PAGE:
Memorandum by the Secretary of State to President Roosevelt 2
I transmit herewith for your consideration a statement of the basic ideas which might be embodied in a constitution of an international organization for the maintenance of peace and security, to be established in accordance with the provisions of the Atlantic Charter,3 of Point 4 of the Moscow Declaration,4 and of the Congressional Resolutions.5 The statement was prepared by our group working on the problems of international organization.6 Attached to the statement is a memorandum on the principal obligations which would have to be assumed by the members of the projected international organization.[Page 615]
The drafters of the statement recommend
- That there should be a small Executive Council with adequate powers and adequate means to investigate conditions, situations and disputes likely to impair security or to lead to a breach of the peace; to recommend measures for the adjustment of such conditions, situations and disputes; to employ the processes of mediation, conciliation, arbitration, etc., for the settlement of disputes; to prescribe the terms of settlement where other procedures have failed; to enforce its decisions; and to repress acts or threats of aggression;
- That there should be a General Assembly, composed of all member states, whose principal functions and powers should relate to the setting up of a general framework of policy, the development of international law, and the promotion of international cooperation in general;
- That there should be an International Court of Justice; and
- That, as needed, there should be created or brought within the framework of the international organization agencies for cooperation in economic and social activities, for trusteeship responsibilities, and for other appropriate purposes.
The drafters have not been able to reach definitive conclusions on a number of crucial questions which are presented in the statement in the form of alternatives. These are indicated on pages 3, 4 and 5.
The entire plan is based on two central assumptions:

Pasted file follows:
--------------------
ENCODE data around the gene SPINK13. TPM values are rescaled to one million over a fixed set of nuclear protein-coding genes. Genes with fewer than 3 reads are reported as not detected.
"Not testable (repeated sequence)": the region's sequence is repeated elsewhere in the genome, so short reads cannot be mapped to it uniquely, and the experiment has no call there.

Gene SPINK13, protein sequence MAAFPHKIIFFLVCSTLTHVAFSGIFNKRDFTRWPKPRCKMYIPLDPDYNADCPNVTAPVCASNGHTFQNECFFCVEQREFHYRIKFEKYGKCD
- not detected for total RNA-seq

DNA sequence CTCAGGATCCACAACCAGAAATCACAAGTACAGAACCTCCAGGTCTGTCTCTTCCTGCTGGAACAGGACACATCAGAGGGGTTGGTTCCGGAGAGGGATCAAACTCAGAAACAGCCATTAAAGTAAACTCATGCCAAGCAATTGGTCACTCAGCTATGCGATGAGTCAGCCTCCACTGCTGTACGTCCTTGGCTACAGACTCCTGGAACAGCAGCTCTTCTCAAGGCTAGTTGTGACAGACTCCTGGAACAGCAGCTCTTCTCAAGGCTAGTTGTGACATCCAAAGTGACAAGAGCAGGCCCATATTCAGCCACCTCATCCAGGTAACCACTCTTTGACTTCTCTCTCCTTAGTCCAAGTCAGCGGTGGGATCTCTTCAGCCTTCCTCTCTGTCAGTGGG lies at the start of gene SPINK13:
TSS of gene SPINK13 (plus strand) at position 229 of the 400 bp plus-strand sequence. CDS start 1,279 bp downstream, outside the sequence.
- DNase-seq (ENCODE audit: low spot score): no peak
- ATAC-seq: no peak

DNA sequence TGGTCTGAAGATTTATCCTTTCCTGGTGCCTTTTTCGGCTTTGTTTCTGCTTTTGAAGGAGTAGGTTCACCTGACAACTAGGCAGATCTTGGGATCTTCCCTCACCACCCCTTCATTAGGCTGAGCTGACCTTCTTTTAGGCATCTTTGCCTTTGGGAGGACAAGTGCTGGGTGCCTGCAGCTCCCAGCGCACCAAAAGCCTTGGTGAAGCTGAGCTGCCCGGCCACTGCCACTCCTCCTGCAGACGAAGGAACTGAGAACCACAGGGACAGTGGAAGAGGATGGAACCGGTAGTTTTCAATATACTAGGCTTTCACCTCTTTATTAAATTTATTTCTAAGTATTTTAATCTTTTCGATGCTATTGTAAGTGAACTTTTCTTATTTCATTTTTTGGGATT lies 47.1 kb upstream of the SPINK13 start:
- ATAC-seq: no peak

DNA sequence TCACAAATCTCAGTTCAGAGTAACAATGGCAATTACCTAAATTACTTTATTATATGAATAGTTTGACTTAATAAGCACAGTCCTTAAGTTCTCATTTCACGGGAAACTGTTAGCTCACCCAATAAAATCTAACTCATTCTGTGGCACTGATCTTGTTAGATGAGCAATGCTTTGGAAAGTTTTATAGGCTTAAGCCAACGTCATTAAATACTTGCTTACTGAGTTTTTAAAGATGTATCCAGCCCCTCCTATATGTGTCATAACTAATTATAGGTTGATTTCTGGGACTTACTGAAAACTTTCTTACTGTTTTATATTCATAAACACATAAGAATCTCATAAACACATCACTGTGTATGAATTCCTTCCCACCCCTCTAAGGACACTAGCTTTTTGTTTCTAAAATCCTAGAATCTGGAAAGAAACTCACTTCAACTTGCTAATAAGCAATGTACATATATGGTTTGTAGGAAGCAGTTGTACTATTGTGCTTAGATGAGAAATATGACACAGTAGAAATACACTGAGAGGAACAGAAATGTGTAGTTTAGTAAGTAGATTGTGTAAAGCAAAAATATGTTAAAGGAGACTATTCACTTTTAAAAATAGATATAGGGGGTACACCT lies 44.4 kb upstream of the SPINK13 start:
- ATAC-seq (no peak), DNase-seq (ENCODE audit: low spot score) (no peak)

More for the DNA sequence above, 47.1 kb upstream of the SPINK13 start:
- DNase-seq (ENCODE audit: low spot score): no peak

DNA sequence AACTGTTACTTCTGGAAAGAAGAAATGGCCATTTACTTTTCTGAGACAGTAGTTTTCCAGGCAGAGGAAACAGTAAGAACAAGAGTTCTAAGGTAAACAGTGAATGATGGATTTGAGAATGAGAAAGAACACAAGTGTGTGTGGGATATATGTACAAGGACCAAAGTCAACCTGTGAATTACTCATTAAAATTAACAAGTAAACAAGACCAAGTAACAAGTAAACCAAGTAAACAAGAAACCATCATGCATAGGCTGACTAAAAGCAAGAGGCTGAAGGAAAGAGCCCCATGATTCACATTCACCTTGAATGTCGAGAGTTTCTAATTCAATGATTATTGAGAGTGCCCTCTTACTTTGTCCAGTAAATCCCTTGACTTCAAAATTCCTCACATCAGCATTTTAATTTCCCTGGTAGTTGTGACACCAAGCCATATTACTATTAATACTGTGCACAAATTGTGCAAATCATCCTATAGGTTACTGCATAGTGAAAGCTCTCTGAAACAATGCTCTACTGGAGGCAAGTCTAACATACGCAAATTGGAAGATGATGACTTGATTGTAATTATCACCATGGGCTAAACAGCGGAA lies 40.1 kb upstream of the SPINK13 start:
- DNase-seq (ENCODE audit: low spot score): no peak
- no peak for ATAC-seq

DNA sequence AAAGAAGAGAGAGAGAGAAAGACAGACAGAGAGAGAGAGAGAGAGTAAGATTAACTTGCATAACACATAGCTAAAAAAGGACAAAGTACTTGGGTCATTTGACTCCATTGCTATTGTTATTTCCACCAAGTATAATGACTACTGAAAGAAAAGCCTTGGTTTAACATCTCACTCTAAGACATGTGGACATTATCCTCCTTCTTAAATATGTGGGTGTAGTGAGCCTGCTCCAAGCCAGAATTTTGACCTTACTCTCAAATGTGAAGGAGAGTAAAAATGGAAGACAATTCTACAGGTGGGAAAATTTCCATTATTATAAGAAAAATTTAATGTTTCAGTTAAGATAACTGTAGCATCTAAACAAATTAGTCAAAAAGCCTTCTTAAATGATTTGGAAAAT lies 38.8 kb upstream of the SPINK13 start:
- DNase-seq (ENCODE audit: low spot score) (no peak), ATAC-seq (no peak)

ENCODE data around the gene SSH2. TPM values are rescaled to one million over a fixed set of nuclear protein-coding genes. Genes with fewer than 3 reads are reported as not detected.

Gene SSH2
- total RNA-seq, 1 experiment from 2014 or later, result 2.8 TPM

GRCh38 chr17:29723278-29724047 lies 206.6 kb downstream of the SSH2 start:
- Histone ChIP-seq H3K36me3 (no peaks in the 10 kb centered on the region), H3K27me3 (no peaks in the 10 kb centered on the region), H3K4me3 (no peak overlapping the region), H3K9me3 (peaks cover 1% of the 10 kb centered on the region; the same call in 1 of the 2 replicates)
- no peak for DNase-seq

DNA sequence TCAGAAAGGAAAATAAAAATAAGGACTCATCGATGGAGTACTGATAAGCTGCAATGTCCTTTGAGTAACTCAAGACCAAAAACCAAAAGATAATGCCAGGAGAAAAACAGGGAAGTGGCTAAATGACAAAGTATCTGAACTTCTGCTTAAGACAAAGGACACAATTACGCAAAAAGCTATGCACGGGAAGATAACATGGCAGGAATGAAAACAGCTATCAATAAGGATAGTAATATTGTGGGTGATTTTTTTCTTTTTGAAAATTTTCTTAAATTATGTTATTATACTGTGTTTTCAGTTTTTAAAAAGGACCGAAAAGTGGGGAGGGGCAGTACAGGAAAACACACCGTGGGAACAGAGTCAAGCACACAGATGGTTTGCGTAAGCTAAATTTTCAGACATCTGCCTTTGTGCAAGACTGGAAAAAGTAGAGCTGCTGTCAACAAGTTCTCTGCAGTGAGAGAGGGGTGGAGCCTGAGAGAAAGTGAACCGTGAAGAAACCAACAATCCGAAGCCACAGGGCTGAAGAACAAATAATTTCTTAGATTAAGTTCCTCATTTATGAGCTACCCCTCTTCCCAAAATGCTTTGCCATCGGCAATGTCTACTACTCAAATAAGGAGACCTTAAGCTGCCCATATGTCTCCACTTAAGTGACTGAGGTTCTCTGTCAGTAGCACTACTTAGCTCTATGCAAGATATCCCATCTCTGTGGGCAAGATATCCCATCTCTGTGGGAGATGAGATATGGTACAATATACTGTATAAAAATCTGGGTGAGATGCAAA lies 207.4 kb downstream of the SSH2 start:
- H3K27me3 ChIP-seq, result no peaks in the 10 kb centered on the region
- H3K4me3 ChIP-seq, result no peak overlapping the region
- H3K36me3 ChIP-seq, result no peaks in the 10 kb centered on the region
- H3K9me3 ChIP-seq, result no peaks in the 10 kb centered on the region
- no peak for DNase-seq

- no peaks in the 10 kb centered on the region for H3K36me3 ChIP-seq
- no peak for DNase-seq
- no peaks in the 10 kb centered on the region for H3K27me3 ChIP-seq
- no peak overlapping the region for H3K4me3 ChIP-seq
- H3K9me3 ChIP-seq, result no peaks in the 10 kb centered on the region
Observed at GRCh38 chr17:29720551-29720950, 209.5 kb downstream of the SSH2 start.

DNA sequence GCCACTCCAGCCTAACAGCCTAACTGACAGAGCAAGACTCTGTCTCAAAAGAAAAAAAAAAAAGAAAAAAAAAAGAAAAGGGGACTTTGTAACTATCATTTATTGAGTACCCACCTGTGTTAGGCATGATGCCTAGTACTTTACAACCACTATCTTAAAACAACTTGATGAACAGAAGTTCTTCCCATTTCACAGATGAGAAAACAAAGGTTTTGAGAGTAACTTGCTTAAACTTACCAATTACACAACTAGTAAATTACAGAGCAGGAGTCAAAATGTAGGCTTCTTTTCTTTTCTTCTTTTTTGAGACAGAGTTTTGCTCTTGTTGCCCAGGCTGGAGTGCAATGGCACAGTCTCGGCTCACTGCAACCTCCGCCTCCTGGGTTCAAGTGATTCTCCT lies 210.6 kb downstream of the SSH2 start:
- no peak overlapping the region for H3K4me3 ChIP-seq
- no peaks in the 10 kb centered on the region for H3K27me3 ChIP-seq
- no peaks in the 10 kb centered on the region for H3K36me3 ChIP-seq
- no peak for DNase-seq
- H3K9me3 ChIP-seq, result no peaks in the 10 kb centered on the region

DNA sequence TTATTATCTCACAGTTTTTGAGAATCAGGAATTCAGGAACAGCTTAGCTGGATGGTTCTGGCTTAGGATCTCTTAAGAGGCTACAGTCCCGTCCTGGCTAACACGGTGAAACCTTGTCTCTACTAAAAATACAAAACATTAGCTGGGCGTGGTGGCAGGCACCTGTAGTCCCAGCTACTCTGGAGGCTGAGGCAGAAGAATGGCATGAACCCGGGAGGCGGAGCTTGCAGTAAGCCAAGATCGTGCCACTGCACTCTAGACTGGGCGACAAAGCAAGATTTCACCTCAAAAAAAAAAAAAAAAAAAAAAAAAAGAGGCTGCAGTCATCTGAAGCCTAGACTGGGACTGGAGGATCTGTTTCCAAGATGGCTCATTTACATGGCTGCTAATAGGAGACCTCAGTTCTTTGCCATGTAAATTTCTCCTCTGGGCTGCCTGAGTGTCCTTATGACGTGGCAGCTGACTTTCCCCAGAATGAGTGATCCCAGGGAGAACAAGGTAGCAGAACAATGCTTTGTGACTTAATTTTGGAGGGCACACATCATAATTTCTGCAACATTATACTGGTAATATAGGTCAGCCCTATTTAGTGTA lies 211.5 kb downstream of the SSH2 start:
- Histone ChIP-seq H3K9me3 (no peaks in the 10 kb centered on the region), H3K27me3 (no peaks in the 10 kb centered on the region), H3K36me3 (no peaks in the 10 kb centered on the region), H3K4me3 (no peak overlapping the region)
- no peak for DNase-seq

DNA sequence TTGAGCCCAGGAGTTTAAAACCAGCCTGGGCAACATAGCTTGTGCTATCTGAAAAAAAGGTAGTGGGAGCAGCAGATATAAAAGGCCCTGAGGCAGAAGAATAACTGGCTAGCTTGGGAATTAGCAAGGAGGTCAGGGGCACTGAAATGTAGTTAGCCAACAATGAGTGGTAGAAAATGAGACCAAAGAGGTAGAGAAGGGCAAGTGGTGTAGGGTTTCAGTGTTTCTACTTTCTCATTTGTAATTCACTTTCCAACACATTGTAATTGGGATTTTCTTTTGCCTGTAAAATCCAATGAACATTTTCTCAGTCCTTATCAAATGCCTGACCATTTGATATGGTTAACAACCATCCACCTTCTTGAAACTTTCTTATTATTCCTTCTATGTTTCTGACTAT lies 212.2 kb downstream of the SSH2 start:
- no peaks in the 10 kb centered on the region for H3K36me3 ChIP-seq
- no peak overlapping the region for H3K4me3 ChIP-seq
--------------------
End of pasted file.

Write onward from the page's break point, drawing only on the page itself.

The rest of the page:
- First, that the four major powers will pledge themselves and will consider themselves morally bound not to go to war against each other or against any other nation, and to cooperate with each other and with other peace-loving states in maintaining the peace; and
- Second, that each of them will maintain adequate forces and will be willing to use such forces as circumstances require to prevent or suppress all cases of aggression.
I hope that at our meeting tomorrow you will find it possible to discuss these matters with us.
- Copy obtained from the Library of Congress, Manuscripts Division, papers of Mr. Leo Pasvolsky, Special Assistant to the Secretary of State. President Roosevelt gave the draft his general approval and initialled the memorandum “OK FDR” at a meeting at the White House on February 3, 1944, attended by Secretary Hull and some of his “consulting group” (a group which began in the summer of 1943 to accompany the Secretary to the White House for Presidential discussions). See notes by Mr. Pasvolsky on that meeting, infra. ↩
- Joint statement by President Roosevelt and British Prime Minister Winston Churchill, August 14, 1941; for text, see Foreign Relations, 1941, vol. i, p. 367.↩
- Joint Four Nation Declaration on General Security, signed at Moscow, October 30, 1943, ibid., 1943, vol. i, p. 755.↩
- For the Fulbright Resolution, September 21, 1943, and the Connally Resolution, November 5, 1943, see Senate Document No. 123, 81st Cong., 1st sess.: A Decade of American Foreign Policy, Basic Documents, 1941–49 (Washington, Government Printing Office, 1950), pp. 9 and 14, respectively.↩
- The statement was prepared by the Informal Political Agenda Group which decided at its first meeting on December 9, 1943, after the negotiation of the Moscow Declaration to prepare a draft of basic proposals on this subject for recommendation to the Secretary. The draft was completed on December 23 (the Group’s tenth meeting) and submitted to President Roosevelt in response to his request of Secretary Hull for the Department’s latest ideas on international organization, made at luncheon on December 21, directly after the President’s return from the Conferences at Cairo and Tehran where the question was discussed with the British Prime Minister (Churchill) and the Chairman of the Council of Commissars of the Soviet Union (Stalin): see Foreign Relations, The Conferences at Cairo and Tehran, 1943. For additional information on preparation of the statement, see Department of State, Postwar Foreign Policy Preparation, pp. 246 ff.↩
- Brackets throughout this document appear in the original.↩